Stripping and waxing resilient floors can be a very profitable form of extra-bill work if priced correctly, sometimes bringing in profit margins north of 50%. Not only is this work very profitable, it makes routine floor maintenance easier and can drastically improve the look of the customer’s facility. Most of us use standard per square foot prices when we submit pricing to our customers. However, understanding how this price is derived can help us make modifications when necessary and give us more confidence when pricing larger or more complicated jobs.
Below is a strip and wax pricing example given to me by Tom Wilkinson, a friend, long-time industry veteran, and a fellow member of the Elite BSC Mastermind Group.
Example – Strip and Wax 10,000sf VCT
Cost of stripper (10,000 sq ft / 1,000 sq ft per gallon = 10 gallons x $15 = ($150) = 1.5 cents per square foot
Cost of finish (5 coats x 10,000 sq ft / 2000 sq ft per gallon = 25 gallons x $14ea = $350) = $.035 cents per square foot ($350)
Cost of pads, mops, etc. (estimate) = 1.5 cents per square foot ($150.00)
Cost of labor (2 people, 2500 sq feet per day to strip and finish, 4 total days @ 8 hours each(64 total hrs), $18 per hour wages, + 20% for taxes and insurance = $1,382) = $.14 cents per square foot **This figure could go up or down depending upon the difficulty of the job**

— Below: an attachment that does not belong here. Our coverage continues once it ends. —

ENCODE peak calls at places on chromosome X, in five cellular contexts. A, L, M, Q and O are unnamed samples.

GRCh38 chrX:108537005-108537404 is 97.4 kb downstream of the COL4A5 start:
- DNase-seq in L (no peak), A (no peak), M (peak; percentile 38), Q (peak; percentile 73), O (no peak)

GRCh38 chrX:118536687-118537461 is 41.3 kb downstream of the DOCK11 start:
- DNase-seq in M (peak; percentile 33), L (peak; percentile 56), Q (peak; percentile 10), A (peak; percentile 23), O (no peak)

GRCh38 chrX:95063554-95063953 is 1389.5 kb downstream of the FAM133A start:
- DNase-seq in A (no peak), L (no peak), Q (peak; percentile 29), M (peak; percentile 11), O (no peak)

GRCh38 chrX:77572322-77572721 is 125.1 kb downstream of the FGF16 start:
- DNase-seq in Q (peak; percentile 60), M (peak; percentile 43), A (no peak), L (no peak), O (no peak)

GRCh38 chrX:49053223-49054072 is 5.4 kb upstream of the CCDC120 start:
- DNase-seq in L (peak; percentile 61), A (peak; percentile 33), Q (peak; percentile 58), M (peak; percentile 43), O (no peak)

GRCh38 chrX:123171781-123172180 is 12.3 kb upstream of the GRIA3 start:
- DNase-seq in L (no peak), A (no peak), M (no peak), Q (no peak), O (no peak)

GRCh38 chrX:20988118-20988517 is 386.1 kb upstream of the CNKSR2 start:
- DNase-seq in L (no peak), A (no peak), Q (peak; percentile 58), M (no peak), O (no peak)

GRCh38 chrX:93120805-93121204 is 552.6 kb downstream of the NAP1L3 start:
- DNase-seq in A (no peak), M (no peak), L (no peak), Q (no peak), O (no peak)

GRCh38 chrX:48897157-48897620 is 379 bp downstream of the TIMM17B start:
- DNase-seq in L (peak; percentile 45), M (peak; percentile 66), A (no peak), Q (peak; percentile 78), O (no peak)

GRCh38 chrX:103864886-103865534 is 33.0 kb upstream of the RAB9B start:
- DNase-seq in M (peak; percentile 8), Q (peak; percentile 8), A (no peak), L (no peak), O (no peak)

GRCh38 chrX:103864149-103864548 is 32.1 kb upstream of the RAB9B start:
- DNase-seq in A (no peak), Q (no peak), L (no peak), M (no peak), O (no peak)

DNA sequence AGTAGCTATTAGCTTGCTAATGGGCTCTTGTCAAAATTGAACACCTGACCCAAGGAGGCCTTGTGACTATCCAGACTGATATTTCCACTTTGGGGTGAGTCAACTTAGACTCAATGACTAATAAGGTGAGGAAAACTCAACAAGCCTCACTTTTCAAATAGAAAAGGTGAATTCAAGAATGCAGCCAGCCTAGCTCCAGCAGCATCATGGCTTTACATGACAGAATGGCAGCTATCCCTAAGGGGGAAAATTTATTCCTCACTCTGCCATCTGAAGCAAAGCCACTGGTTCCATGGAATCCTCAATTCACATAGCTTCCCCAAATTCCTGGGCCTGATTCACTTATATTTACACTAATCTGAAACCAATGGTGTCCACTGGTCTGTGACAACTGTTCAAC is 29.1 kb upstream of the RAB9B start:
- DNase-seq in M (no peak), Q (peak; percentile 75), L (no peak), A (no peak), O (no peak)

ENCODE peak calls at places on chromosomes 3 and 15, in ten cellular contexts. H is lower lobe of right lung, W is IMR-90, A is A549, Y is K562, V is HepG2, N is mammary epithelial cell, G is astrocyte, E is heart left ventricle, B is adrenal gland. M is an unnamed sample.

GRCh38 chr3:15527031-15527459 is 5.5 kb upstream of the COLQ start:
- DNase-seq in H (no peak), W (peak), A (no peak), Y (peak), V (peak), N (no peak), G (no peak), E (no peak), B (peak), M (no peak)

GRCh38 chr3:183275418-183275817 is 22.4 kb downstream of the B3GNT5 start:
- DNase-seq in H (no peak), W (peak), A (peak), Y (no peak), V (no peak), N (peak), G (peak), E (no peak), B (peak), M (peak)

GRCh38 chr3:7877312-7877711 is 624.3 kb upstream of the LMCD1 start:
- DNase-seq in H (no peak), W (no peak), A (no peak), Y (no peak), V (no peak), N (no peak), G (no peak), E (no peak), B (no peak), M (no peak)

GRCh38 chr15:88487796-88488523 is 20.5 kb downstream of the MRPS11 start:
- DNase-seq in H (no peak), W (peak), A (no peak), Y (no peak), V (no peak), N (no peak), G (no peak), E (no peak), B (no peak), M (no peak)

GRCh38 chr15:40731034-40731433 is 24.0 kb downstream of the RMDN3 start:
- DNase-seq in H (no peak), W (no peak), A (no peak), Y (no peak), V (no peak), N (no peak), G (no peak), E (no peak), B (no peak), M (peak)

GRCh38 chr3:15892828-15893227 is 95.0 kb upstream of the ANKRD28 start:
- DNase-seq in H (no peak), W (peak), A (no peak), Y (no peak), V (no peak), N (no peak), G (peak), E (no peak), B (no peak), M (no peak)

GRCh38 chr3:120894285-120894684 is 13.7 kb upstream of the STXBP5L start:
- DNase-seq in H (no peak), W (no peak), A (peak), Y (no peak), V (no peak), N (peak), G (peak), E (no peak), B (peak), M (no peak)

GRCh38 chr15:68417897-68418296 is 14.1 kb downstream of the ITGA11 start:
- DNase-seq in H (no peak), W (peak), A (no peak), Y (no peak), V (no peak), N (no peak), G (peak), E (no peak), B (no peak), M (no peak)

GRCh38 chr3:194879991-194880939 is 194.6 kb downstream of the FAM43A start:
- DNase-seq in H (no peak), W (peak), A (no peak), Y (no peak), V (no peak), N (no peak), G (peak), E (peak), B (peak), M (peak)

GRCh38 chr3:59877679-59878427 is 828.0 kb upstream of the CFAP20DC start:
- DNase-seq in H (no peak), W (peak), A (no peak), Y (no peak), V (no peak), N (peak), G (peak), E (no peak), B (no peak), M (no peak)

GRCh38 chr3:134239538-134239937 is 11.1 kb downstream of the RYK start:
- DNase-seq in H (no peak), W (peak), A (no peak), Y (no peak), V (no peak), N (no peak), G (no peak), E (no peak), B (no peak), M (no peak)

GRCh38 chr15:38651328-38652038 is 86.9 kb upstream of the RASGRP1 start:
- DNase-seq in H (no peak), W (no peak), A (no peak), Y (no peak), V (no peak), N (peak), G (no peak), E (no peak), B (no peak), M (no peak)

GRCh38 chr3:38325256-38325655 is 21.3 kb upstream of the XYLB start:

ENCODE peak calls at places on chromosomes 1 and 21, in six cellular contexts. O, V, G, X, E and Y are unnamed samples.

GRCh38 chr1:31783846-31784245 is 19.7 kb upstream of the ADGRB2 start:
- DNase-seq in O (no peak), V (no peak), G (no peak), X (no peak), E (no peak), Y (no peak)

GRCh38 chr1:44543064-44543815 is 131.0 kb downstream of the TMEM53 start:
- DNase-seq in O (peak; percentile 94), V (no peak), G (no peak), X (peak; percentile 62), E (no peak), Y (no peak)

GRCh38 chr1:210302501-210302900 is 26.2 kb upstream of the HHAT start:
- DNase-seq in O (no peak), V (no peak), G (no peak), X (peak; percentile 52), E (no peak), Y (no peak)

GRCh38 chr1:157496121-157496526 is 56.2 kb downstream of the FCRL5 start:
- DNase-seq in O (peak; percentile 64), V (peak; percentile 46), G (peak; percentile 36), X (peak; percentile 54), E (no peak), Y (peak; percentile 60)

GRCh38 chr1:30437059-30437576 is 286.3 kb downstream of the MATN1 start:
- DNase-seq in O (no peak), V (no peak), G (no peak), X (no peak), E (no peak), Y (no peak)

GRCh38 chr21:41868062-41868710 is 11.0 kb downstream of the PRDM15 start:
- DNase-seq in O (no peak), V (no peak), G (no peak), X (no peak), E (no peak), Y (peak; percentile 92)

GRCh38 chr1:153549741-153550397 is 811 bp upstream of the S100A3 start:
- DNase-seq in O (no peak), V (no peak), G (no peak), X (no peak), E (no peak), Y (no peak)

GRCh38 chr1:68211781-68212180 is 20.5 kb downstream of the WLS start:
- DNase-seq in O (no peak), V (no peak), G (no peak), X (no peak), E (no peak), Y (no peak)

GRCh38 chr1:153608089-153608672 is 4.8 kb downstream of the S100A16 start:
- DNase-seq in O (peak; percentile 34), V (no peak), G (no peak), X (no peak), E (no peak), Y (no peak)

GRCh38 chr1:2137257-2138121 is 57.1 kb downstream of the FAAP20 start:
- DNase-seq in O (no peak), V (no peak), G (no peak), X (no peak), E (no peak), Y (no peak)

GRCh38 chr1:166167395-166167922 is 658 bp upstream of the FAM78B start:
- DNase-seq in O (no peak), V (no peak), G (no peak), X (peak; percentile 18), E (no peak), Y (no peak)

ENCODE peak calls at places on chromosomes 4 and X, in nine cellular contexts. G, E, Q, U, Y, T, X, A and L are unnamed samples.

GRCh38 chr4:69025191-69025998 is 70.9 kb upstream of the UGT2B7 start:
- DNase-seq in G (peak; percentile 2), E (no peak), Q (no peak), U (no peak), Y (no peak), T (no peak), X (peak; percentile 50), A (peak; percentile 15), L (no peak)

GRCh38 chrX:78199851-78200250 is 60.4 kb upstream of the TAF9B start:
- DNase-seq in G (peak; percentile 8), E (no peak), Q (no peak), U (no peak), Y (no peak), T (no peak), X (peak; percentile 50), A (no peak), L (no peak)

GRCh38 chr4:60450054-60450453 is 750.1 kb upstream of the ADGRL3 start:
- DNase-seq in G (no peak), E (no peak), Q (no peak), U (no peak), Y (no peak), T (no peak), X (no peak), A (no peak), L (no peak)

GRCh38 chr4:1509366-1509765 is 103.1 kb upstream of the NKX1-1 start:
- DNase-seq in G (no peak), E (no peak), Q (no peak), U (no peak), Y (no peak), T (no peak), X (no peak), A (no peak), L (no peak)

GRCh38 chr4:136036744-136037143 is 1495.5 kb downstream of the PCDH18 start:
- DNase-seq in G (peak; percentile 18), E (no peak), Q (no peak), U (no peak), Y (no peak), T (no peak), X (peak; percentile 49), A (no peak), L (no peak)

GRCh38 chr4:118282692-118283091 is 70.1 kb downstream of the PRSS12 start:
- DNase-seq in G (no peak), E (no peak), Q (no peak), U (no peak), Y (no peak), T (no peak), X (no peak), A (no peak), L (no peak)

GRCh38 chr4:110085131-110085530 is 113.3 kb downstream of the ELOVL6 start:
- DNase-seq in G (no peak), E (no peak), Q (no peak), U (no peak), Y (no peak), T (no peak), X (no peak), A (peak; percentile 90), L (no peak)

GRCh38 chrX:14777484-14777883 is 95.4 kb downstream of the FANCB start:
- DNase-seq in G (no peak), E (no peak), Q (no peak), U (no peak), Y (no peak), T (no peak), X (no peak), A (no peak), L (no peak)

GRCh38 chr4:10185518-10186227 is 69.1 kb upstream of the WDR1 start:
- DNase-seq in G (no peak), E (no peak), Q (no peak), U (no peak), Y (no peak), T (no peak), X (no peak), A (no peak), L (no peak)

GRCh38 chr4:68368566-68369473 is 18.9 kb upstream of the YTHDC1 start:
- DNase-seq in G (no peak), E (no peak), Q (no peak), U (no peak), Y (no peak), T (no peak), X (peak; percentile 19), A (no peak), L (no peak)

Total costs to contractor = $0.20 per square foot or $2032.00 cost for labor and material, not including travel or moving of furniture.
Here are the final prices to the customer, based on various markup amounts.
- 50% Markup – $0.30/sf
- 75% Markup – $0.35/sf
- 100% Markup – $0.40/sf
By keeping an eye on your material and labor prices, you can keep maintain a firm grasp on your strip and wax costs.
The Best Way To Increase Floor Work Sales
In my experience, an active approach to extra bill sales is far more successful than waiting for customers to call and request services. And the best way to employ an active approach to add sales is using the managers most closely connected to the customers. Additionally, pay commission on all add-work sold.
At my company, we give all our area managers the authority to sell extra bill projects to their customers. They know the building needs and they have regular access to the customer. Armed with a standard price sheet and the motivation of gaining sales commission, our managers are well positioned to sell extra-bill work. In the past 3 years, we have doubled the amount of extra bill work we do by deploying our area managers in this manner.
Know your pricing, empower your managers, and pay them commission. This is the recipe for extra-bill success.